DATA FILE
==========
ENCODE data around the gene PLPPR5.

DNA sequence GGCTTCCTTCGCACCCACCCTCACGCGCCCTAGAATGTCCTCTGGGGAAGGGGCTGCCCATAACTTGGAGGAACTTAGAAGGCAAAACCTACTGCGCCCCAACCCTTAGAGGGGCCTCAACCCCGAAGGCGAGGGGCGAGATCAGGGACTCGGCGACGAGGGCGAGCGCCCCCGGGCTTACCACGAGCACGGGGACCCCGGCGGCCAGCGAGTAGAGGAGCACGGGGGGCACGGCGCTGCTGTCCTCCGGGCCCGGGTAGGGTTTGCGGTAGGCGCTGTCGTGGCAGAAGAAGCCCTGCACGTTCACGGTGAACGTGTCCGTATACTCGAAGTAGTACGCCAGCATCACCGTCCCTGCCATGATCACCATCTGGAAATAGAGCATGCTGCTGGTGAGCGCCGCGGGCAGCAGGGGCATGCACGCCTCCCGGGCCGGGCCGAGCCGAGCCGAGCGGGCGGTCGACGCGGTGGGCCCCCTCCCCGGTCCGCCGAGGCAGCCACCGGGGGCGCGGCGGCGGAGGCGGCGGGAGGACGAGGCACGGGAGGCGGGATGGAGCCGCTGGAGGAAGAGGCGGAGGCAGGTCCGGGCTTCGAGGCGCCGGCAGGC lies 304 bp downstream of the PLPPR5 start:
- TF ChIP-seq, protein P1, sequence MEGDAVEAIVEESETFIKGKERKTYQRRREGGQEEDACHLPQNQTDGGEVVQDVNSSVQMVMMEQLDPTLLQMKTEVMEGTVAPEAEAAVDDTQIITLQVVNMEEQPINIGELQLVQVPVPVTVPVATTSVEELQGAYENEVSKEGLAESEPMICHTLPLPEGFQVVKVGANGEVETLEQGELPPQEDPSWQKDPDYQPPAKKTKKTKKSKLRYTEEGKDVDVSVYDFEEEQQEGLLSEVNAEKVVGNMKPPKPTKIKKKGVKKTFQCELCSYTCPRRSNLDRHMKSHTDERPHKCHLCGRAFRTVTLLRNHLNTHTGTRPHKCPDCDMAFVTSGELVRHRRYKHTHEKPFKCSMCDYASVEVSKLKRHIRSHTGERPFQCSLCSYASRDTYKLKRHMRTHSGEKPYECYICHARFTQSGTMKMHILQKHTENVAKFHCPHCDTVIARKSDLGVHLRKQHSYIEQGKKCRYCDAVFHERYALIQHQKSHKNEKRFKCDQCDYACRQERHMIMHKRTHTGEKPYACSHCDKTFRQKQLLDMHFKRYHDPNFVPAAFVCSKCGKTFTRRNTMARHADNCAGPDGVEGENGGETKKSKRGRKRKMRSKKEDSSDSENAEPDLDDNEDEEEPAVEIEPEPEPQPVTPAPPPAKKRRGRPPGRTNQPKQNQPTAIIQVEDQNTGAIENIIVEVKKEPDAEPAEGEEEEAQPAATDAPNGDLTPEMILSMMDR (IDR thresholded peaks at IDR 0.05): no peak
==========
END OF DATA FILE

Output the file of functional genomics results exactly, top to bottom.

ENCODE data around the gene PLPPR5.

DNA sequence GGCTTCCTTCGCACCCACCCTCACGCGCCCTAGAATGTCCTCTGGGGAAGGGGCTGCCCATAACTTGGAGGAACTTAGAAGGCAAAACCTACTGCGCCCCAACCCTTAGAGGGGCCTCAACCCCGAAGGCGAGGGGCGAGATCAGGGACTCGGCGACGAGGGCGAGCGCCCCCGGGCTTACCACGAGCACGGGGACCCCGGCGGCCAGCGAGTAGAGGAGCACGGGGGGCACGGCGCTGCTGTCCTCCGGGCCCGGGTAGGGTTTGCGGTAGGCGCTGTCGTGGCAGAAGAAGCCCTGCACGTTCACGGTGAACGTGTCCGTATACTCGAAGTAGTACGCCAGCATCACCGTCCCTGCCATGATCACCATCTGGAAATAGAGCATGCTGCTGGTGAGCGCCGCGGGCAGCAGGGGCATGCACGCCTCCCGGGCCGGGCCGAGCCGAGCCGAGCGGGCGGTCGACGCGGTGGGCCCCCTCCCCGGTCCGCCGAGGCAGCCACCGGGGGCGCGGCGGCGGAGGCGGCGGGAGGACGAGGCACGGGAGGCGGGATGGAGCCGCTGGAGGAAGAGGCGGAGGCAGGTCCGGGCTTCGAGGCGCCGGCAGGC lies 304 bp downstream of the PLPPR5 start:
- TF ChIP-seq, protein P1, sequence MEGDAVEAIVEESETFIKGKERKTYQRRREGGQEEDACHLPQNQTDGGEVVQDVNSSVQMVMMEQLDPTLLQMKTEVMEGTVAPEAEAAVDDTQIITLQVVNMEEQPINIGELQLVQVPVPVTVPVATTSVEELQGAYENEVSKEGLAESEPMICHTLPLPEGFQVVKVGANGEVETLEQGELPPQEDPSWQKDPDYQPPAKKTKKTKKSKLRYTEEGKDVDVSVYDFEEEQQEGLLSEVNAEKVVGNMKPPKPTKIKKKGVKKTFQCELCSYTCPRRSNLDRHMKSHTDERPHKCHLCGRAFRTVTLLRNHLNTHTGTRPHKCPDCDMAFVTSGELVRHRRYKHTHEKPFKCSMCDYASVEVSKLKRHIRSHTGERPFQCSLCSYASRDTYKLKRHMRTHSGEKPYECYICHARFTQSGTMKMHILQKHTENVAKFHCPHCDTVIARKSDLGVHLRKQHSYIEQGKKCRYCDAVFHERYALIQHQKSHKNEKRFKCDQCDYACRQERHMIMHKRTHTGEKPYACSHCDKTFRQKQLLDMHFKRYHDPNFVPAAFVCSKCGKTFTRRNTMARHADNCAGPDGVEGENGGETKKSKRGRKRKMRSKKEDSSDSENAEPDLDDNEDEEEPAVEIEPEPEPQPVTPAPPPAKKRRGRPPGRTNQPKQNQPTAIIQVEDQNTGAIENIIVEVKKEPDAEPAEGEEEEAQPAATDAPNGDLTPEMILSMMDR (IDR thresholded peaks at IDR 0.05): no peak